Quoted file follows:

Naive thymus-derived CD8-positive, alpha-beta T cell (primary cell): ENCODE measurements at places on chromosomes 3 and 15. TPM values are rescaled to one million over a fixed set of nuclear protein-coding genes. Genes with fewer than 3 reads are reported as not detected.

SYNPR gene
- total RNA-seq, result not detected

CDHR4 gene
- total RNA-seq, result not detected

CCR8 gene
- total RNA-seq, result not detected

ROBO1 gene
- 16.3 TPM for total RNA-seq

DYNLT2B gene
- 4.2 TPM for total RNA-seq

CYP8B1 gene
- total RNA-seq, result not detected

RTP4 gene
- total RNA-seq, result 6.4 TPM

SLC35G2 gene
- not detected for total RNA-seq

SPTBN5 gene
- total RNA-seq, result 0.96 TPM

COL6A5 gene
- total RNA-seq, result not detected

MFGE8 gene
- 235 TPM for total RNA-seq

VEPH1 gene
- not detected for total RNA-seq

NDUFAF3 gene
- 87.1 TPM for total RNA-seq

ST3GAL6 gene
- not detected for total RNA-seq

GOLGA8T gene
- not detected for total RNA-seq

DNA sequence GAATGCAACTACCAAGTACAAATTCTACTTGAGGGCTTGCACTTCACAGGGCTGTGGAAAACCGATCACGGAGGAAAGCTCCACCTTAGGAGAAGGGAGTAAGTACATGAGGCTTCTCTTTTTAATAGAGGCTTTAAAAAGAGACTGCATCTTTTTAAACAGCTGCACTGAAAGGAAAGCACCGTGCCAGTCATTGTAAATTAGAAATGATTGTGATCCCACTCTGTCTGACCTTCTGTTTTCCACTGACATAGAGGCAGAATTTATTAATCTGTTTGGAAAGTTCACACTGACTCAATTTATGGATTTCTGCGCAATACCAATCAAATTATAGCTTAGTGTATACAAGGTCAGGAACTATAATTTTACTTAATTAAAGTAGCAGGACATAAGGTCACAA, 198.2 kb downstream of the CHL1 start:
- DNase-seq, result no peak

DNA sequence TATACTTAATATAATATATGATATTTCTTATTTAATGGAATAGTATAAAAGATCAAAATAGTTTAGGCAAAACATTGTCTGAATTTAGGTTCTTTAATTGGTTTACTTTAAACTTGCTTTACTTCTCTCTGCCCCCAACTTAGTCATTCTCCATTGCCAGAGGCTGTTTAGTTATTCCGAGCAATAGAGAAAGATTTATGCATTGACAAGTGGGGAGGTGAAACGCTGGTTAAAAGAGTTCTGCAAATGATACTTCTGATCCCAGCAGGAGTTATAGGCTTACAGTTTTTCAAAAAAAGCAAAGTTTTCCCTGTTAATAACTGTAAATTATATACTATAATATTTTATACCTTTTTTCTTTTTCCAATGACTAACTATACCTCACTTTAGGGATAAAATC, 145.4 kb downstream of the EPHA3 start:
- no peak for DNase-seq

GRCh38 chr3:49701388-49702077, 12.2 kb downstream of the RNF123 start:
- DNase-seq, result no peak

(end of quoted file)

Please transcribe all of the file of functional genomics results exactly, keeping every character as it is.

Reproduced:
Naive thymus-derived CD8-positive, alpha-beta T cell (primary cell): ENCODE measurements at places on chromosomes 3 and 15. TPM values are rescaled to one million over a fixed set of nuclear protein-coding genes. Genes with fewer than 3 reads are reported as not detected.

SYNPR gene
- total RNA-seq, result not detected

CDHR4 gene
- total RNA-seq, result not detected

CCR8 gene
- total RNA-seq, result not detected

ROBO1 gene
- 16.3 TPM for total RNA-seq

DYNLT2B gene
- 4.2 TPM for total RNA-seq

CYP8B1 gene
- total RNA-seq, result not detected

RTP4 gene
- total RNA-seq, result 6.4 TPM

SLC35G2 gene
- not detected for total RNA-seq

SPTBN5 gene
- total RNA-seq, result 0.96 TPM

COL6A5 gene
- total RNA-seq, result not detected

MFGE8 gene
- 235 TPM for total RNA-seq

VEPH1 gene
- not detected for total RNA-seq

NDUFAF3 gene
- 87.1 TPM for total RNA-seq

ST3GAL6 gene
- not detected for total RNA-seq

GOLGA8T gene
- not detected for total RNA-seq

DNA sequence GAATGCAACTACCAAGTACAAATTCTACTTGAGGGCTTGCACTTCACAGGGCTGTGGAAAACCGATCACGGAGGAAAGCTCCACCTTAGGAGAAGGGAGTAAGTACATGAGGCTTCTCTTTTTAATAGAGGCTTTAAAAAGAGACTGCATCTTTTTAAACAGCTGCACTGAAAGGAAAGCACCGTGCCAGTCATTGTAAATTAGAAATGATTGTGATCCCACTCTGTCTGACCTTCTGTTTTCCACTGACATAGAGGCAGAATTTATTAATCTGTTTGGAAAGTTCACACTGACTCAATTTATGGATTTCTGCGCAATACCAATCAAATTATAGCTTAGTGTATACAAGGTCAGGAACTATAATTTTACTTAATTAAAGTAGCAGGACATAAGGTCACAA, 198.2 kb downstream of the CHL1 start:
- DNase-seq, result no peak

DNA sequence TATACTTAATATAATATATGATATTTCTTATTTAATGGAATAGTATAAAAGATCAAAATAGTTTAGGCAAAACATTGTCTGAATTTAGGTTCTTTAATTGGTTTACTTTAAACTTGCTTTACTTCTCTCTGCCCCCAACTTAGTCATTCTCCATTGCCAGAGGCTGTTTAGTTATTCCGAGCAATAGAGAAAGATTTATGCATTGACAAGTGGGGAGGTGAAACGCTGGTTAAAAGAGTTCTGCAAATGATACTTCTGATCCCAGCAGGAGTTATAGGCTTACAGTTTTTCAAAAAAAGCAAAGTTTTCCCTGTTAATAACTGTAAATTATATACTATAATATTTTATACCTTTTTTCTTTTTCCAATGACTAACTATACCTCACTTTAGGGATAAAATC, 145.4 kb downstream of the EPHA3 start:
- no peak for DNase-seq

GRCh38 chr3:49701388-49702077, 12.2 kb downstream of the RNF123 start:
- DNase-seq, result no peak